Volkswagen Says It Won’t Make Monkeys Breathe Car Exhaust For Science Anymore
Volkswagen (VW) has promised to no longer conduct experiments on animals following revelations the company tested the effects of car exhaust on monkeys, The New York Times reported.
The company announced its new stance on animal testing in a letter Monday to People for the Ethical Treatment of Animals (PETA), which coordinated a public campaign to pressure VW into acting.
“Volkswagen did the right thing in pledging not to conduct tests on animals, which are irrelevant to human health and not required by law,” PETA Senior Vice President Kathy Guillermo said in a statement. “PETA is calling on other carmakers that still test on animals to follow suit and embrace modern and humane animal-free research methods instead.”
VW is struggling to pay off billions in settlements and penalties after the company was caught cheating emissions standards. The German automaker is also working to restore its public image after the scandal resulted in several top executives going to prison. (RELATED: Another Top Exec Indicted In The Scandal That Has Cost VW More Than $30 Billion)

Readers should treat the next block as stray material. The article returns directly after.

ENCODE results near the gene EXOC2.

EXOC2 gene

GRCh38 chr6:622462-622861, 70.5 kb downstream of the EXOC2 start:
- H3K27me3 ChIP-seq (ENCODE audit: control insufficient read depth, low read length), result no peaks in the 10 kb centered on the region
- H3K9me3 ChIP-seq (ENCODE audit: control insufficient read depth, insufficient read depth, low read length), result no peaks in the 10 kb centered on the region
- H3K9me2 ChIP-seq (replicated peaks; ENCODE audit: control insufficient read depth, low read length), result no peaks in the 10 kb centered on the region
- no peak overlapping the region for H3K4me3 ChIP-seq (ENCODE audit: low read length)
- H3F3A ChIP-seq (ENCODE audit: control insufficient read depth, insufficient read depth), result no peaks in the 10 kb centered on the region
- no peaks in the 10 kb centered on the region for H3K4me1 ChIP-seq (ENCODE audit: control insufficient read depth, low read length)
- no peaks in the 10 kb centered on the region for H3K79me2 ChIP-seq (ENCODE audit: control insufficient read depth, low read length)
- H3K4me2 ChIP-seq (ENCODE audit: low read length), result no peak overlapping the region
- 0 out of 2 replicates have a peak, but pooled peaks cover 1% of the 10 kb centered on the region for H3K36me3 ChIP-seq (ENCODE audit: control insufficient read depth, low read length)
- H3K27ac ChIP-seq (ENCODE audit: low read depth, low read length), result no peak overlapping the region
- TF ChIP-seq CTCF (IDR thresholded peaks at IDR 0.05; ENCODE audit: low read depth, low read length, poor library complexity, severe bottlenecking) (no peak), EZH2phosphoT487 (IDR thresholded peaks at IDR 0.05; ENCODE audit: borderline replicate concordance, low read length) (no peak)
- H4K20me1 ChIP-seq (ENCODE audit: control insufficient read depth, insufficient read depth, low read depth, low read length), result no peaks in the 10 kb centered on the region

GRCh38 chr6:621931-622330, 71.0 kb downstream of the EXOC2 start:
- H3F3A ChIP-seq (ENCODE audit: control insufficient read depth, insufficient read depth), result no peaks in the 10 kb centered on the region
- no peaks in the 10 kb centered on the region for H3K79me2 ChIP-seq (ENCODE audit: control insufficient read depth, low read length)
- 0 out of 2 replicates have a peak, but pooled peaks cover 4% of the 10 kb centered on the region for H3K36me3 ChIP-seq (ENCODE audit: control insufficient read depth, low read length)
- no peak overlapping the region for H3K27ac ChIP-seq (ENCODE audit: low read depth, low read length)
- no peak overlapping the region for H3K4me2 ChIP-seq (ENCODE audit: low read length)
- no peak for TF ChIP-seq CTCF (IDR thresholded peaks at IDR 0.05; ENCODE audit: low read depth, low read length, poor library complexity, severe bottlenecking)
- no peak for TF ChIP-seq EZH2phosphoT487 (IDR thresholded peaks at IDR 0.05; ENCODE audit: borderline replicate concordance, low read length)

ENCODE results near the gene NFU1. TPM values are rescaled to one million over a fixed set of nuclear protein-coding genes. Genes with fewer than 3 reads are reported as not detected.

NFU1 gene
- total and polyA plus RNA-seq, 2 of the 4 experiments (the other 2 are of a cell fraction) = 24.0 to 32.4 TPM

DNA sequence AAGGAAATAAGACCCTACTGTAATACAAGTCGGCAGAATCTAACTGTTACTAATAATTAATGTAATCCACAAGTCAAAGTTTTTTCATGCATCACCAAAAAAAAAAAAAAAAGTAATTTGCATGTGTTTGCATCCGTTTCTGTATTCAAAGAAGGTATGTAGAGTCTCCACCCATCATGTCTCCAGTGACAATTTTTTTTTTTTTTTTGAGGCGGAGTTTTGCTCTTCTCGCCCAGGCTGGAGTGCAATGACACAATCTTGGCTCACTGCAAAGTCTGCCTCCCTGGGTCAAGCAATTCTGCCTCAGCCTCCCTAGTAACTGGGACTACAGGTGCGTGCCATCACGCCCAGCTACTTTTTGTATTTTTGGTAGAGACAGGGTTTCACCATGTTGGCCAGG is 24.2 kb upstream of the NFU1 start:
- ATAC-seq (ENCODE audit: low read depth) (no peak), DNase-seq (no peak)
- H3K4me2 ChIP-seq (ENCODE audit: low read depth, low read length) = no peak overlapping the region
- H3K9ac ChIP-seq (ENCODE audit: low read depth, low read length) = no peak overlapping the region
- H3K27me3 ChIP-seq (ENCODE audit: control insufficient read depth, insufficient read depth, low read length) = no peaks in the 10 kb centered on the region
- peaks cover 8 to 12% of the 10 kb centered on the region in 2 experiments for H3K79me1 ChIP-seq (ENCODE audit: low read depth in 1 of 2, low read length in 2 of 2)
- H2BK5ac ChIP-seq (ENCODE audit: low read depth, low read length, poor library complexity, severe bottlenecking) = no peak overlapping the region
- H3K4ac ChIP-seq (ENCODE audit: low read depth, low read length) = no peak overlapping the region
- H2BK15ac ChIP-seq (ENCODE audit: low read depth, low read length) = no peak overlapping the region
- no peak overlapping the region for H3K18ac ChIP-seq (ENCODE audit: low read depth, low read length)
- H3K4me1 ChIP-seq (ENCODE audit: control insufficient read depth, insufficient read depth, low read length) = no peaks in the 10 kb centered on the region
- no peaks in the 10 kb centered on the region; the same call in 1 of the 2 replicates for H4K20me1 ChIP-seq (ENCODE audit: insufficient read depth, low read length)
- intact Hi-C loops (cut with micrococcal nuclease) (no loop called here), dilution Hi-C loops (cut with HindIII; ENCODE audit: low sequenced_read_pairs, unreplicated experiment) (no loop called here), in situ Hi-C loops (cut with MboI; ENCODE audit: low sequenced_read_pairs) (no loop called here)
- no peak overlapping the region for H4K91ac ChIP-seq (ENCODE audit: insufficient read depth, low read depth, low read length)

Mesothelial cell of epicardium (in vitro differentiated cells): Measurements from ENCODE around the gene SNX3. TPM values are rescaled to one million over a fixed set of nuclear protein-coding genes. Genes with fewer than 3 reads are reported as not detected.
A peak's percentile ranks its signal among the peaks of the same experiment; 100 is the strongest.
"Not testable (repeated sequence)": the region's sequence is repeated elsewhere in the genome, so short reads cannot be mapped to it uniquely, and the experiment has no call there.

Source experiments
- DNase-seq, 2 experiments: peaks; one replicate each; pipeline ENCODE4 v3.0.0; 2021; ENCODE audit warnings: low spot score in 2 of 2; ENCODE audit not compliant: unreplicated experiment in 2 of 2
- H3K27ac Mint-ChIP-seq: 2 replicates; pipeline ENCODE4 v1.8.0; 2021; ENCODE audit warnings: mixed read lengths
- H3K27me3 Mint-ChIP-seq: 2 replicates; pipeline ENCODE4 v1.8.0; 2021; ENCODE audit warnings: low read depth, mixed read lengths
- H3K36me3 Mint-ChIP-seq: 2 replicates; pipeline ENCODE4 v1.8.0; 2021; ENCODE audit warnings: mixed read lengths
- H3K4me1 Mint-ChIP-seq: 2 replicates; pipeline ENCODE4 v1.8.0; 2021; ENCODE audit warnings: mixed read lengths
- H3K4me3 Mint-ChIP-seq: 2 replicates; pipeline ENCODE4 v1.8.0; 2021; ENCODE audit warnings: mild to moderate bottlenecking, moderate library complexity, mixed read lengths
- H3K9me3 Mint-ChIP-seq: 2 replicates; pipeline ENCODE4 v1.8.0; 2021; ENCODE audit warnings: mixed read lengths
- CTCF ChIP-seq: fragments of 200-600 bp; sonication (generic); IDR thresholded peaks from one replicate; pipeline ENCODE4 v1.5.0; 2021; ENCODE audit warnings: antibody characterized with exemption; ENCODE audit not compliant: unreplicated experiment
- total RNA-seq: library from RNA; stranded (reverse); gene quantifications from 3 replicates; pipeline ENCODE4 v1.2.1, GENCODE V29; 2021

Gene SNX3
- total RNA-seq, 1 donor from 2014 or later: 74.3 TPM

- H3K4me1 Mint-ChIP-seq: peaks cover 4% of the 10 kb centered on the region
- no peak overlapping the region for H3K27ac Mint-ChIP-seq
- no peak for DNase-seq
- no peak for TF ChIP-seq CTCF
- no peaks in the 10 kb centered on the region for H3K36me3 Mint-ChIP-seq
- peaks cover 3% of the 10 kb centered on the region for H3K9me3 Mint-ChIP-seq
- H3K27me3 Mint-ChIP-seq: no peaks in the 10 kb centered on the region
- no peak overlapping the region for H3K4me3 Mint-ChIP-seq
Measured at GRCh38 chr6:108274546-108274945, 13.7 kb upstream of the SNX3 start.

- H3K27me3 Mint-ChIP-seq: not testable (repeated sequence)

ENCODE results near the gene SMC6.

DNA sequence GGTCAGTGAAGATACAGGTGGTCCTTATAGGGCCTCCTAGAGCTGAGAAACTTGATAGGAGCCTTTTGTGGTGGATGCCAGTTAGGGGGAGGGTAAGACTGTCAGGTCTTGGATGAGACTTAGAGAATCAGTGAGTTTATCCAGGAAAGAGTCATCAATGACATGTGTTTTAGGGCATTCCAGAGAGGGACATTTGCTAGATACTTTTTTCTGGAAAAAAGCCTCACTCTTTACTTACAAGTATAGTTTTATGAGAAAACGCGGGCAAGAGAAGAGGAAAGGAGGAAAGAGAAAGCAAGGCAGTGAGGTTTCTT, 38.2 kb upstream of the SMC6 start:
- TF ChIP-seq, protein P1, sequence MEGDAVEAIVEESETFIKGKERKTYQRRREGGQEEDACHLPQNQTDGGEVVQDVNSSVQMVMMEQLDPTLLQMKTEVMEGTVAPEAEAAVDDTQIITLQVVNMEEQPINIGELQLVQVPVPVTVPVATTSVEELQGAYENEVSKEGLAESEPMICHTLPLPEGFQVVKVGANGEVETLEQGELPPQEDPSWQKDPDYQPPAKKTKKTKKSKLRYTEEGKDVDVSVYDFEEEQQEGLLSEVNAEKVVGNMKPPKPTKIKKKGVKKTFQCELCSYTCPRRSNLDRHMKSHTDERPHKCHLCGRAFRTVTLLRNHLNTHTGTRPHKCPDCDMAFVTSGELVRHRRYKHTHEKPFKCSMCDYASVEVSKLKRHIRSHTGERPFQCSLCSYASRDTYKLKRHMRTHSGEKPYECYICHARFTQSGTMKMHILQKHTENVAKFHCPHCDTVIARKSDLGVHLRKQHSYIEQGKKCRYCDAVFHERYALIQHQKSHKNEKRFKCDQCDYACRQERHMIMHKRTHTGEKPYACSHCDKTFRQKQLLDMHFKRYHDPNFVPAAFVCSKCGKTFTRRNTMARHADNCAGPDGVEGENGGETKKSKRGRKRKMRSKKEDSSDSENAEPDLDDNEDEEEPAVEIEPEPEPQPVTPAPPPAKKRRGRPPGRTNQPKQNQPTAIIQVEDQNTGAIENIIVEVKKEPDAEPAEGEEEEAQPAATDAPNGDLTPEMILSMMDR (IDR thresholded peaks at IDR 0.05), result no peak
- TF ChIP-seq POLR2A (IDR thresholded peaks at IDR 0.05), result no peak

While uncovering VW’s “dieselgate” scandal, investigators found evidence that the automaker, along with several others, funded research that involved locking 10 macaque monkeys in a room that was then pumped full of vehicle exhaust for four hours, according to TheNYT.
The test was rigged to make breathing diesel emissions appear far less dangerous. After VW was caught and pled guilty to federal fraud and conspiracy in the U.S., the company payed $26 billion in fines.
“Research projects and studies must always be balanced with consideration of ethical and moral questions,” VW CEO Herbert Diess wrote in the Monday letter, according to TheNYT. “Volkswagen explicitly distances itself from all forms of animal abuse. In the future, we will rule out all testing on animals, as long as there are no pressing — such as legal — reasons that would make this necessary.”
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